Rupert Pupkin Speaks: Underrated '98 - Brandon Smith ""

Thursday, May 24, 2018

Underrated '98 - Brandon Smith

Brandon Smith has been a film junkie since the yesteryears of VHS and Laserdisc, also a hardcore advocate of physical media. @bsmith8168 is dedicated to seeking out any under seen and underrated film from around the globe. In his spare time he helps out the good people at AGFA to help in the preservation and distribution of many of oft talked of titles that many thought lost in the malaise of the grindhouse era.


Jerry and Tom
Classic late '90s crime film that seems semi inspired by Scorsese and Tarantino that has enough life of it's own to create a nice yet extremely dark gangster film. The film centers around two small time hit men through the years as the younger of the pair develops. Some of the film gets a little too quirky for my taste, but the overall vibe has a pretty solid sense of humor that can turn pitch black instantly and without any warning. There is a standout job by the editor by melding scenes together seamlessly that works well with the quickly changing themes. The acting is well done all around with a lot of short cameos.
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Beast Cops
Beast Cops is a slightly lighter film from the usual Category III fare that was the rage in Hong Kong at this time and instead of focusing on sex this film is geared more for the story. A cop (Anthony Wong) that has ties with the Triad gets a new partner that is a lot more straight edge that is highly decorated for his heroics. The two start to bond once they live with each other and hang out at different nightclubs. Meanwhile after a killing a leader of the local Triad who runs the neighborhood goes into hiding after a murder, his younger brother rises to power causing violence and problems for everyone. There is a struggle that forms between the new cop and the younger gangster brother over the older brother's ex-girlfriend. The film has a quick pace and enough action and humor to keep the plot line enjoyable throughout. There is an amazing shootout in the last act that resembles something from either The Raid or Oldboy. The film is slightly harder to find, but there is a cheap import DVD from England that is actually of pretty good quality.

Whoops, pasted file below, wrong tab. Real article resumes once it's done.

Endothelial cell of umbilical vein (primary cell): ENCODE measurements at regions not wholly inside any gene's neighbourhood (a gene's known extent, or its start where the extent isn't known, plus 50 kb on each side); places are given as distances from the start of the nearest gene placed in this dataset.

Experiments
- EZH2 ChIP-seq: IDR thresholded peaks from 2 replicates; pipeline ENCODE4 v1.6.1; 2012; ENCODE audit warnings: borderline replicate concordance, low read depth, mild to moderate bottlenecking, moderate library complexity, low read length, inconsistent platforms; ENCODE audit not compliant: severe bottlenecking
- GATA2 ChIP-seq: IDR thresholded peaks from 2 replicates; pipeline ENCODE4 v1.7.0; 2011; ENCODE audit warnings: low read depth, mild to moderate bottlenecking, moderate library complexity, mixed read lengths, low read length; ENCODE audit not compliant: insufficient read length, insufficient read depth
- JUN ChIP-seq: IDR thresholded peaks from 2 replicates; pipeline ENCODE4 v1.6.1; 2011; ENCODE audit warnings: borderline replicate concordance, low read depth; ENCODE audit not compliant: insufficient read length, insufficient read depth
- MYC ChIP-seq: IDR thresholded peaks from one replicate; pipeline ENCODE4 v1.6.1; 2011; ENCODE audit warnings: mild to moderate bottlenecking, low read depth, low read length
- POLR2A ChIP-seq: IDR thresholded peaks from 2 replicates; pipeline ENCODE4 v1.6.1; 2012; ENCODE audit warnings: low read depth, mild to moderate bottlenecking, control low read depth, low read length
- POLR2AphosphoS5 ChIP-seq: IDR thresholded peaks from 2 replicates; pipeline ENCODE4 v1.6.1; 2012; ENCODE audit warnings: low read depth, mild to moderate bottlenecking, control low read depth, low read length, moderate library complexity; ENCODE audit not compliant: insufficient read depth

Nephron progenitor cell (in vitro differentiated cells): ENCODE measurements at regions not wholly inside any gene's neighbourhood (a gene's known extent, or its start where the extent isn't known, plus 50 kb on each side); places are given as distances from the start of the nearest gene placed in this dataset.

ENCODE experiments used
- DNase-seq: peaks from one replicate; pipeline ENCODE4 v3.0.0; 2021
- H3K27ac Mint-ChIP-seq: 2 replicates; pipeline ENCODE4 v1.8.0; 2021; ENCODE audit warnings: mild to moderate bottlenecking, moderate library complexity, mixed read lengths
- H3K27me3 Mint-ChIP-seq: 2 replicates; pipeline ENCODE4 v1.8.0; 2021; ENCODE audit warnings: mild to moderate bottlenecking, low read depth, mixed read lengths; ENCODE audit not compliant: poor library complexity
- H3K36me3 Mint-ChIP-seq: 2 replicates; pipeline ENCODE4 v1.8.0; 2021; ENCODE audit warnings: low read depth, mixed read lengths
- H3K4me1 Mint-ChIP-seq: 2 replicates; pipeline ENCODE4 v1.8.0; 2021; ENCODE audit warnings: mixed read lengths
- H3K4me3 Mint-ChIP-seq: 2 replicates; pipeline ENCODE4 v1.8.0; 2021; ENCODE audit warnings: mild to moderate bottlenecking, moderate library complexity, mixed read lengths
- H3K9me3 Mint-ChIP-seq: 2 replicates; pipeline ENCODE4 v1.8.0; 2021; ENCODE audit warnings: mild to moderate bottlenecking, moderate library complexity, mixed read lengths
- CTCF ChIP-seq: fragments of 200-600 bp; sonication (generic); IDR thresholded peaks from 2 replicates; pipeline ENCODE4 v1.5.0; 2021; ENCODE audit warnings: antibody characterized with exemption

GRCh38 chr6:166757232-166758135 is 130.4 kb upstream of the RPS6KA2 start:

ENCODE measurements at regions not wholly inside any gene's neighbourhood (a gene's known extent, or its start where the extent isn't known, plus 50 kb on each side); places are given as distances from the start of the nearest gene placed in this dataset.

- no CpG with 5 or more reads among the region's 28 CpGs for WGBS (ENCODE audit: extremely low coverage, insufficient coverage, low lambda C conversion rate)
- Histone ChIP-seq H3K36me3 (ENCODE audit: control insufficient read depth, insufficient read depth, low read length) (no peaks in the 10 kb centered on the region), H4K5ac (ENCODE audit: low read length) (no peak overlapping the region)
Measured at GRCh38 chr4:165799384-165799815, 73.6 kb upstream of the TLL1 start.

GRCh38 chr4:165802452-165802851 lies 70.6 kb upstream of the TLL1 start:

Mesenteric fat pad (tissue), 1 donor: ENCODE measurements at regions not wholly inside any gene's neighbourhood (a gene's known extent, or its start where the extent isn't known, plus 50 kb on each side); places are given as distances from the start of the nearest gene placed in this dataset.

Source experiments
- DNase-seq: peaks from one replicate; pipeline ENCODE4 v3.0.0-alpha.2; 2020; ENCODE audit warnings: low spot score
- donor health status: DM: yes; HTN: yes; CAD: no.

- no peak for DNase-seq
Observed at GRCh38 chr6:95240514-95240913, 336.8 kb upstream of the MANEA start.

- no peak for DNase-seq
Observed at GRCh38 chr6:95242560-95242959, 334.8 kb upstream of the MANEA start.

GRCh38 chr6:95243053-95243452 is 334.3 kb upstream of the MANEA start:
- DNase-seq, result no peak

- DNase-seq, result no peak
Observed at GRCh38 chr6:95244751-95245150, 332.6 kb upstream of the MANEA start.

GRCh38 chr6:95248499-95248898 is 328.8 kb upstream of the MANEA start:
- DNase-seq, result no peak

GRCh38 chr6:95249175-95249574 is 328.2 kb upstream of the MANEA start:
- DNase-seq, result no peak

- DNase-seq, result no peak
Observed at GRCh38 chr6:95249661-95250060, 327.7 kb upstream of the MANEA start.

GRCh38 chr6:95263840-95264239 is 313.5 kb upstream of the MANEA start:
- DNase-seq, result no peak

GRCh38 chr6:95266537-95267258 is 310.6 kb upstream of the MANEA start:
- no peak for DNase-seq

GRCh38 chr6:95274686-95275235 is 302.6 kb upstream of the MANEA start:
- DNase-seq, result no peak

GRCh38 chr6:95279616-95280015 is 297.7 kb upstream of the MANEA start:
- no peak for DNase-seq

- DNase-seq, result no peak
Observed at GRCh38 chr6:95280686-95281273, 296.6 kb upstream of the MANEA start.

Her Name is Cat
Hong Kong Category III film in which a young gorgeous hit woman falls for a recently divorced man. The film is straight pumping with the typical late '90s cliches of extreme workout montages, rave clubs, and enough techno music to make your head spin. The film is from the director of Naked Killer so the expected absurdity is always present as is the sex and crazy action sequences. Not the best of the genre, but does have plenty to keep your interest invested the whole time. There is almost a Matrix/Run Lola Run vibe going on that seems almost slightly fresh about it.


Bullet Ballet
Shinya Tsukamoto returns as star and director in a tale about a man that is trying to cope with the suicide of his longtime girlfriend and his ever growing obsession he has for the type of gun she used to do it. The film has that kinetic industrial feel as the first Tetsuo film complete with the B&W cinematography and odd romantic entanglements. Tsukamoto shows again that no matter what, the viewer can never really tell what step the film will take next. Bullet Ballet also has a great juxtaposition of cool looking characters that look like villains from Kill Bill against locales that look like abandoned buildings to an almost post-apocalyptic level.
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The Red Dwarf